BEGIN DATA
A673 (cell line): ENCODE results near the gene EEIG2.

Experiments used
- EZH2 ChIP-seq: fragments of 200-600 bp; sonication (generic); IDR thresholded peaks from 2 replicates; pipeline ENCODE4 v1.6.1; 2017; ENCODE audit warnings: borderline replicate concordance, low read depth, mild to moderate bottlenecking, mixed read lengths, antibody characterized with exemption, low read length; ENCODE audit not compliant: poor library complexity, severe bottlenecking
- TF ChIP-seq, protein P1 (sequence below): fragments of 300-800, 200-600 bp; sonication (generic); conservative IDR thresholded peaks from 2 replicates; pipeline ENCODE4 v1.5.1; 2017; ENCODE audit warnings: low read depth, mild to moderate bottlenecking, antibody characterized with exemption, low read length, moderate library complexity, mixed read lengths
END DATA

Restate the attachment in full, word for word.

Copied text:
A673 (cell line): ENCODE results near the gene EEIG2.

Experiments used
- EZH2 ChIP-seq: fragments of 200-600 bp; sonication (generic); IDR thresholded peaks from 2 replicates; pipeline ENCODE4 v1.6.1; 2017; ENCODE audit warnings: borderline replicate concordance, low read depth, mild to moderate bottlenecking, mixed read lengths, antibody characterized with exemption, low read length; ENCODE audit not compliant: poor library complexity, severe bottlenecking
- TF ChIP-seq, protein P1 (sequence below): fragments of 300-800, 200-600 bp; sonication (generic); conservative IDR thresholded peaks from 2 replicates; pipeline ENCODE4 v1.5.1; 2017; ENCODE audit warnings: low read depth, mild to moderate bottlenecking, antibody characterized with exemption, low read length, moderate library complexity, mixed read lengths